We present a chemical ionization quadrupole mass spectrometer (CI-QMS) with a radio-frequency (RF) discharge ion source through N2∕CH3I as a source of primary ions. In addition to the expected detection of PAN, peracetic acid (PAA) and ClNO2 through well-established ion–molecule reactions with I− and its water cluster, the instrument is also sensitive to SO2, HCl and acetic acid (CH3C(O)OH) through additional ion chemistry unique to our ion source. We present ionization schemes for detection of SO2, HCl and acetic acid along with illustrative datasets from three different field campaigns underlining the potential of the CI-QMS with an RF discharge ion source as an alternative to 210Po. The additional sensitivity to SO2 and HCl makes the CI-QMS suitable for investigating the role of sulfur and chlorine chemistry in the polluted marine and coastal boundary layer.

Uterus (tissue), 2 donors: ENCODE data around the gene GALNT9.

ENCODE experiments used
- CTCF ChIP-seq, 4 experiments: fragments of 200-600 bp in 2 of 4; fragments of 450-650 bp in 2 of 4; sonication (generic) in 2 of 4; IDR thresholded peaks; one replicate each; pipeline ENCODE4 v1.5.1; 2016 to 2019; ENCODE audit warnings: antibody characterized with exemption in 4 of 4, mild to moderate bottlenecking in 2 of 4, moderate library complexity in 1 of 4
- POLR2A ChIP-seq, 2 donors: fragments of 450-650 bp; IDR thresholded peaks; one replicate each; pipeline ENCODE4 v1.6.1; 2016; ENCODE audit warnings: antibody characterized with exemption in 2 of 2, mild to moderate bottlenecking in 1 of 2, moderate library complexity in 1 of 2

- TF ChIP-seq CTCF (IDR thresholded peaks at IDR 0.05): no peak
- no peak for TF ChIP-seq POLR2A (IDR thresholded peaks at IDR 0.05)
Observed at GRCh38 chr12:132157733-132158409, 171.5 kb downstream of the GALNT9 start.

• Cholesterol Homeostasis: An In Silico Investigation into How Aging Disrupts Its Key Hepatic Regulatory Mechanisms

      Morgan, Amy; Mc Auley, Mark; University of Chester